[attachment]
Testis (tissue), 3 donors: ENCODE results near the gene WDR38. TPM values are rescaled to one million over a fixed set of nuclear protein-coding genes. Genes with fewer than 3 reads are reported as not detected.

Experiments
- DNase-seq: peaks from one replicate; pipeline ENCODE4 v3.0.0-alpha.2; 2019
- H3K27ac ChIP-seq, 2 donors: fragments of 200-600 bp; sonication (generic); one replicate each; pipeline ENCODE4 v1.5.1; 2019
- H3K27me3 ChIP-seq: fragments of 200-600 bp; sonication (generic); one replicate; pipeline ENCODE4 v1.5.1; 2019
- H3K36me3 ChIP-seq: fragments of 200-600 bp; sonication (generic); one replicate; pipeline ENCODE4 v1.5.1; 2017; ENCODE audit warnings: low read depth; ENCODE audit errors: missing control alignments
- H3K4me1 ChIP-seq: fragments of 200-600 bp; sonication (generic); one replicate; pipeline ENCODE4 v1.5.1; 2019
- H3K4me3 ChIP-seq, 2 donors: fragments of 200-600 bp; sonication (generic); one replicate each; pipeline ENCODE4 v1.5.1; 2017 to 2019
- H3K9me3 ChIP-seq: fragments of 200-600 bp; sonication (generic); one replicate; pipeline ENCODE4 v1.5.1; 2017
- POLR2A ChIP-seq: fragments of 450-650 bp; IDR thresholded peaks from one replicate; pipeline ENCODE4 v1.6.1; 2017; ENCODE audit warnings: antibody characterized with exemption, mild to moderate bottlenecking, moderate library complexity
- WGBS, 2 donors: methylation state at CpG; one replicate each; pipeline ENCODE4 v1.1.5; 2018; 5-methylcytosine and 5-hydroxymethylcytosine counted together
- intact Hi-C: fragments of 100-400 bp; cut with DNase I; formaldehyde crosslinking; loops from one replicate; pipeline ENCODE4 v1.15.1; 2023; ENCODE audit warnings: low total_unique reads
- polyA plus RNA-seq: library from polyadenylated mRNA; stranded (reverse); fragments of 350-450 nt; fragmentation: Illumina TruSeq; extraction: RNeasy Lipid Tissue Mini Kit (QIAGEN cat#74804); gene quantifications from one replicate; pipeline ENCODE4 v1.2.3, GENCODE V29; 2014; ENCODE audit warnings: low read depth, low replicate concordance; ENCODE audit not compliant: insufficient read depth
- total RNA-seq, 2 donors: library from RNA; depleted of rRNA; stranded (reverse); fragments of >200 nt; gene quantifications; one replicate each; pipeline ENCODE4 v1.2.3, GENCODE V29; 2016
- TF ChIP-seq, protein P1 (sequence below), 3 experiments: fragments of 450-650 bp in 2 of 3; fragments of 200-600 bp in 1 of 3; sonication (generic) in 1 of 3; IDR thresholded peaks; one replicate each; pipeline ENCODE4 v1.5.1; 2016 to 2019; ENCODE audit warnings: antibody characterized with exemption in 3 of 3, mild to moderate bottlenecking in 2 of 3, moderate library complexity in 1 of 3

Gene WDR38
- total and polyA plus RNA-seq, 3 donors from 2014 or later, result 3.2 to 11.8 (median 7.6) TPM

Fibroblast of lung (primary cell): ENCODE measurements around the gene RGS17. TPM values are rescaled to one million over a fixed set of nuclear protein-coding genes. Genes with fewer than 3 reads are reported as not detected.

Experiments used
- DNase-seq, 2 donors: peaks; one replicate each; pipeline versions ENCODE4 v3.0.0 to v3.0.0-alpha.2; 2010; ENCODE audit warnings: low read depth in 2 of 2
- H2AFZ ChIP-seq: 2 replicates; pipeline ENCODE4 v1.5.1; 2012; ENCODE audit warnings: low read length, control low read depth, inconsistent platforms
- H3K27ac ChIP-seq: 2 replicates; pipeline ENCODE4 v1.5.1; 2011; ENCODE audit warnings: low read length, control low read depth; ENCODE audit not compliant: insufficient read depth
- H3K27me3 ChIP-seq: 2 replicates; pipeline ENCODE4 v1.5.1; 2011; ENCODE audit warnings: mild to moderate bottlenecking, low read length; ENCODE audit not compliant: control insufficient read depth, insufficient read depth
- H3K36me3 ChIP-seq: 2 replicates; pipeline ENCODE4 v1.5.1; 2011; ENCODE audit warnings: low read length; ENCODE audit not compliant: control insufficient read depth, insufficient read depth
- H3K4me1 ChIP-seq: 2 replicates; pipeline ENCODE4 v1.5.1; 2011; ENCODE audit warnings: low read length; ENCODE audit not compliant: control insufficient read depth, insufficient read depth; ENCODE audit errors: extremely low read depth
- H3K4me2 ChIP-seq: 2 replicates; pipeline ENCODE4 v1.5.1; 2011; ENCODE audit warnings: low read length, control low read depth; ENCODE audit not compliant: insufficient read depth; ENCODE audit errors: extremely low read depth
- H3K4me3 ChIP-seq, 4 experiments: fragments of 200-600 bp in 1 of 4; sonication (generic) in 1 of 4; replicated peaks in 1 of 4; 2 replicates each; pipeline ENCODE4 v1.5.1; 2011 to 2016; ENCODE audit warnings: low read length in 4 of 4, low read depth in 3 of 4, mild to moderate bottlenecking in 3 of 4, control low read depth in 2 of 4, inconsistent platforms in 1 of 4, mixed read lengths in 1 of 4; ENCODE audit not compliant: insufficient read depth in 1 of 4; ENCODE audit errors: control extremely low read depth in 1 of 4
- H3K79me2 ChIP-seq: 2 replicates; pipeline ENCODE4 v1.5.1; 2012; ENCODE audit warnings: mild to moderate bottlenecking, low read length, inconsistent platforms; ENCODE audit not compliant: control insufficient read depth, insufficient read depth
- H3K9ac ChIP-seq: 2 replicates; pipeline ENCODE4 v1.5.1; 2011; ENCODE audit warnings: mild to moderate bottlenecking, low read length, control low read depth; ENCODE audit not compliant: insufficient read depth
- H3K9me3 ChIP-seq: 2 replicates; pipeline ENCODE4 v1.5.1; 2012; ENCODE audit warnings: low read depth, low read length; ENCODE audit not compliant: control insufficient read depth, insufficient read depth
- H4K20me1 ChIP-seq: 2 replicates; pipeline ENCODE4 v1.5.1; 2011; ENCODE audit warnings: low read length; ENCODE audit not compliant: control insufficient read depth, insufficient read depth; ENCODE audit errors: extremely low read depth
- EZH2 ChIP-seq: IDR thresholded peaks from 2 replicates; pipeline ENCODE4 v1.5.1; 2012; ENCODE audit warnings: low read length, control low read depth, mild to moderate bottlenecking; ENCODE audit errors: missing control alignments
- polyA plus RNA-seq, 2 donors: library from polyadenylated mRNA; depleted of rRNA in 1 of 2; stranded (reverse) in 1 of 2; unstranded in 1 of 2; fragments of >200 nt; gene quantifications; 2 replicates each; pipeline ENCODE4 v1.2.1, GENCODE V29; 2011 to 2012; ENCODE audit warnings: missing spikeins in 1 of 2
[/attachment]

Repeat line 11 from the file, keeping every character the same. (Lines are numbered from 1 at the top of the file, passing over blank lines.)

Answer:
- WGBS, 2 donors: methylation state at CpG; one replicate each; pipeline ENCODE4 v1.1.5; 2018; 5-methylcytosine and 5-hydroxymethylcytosine counted together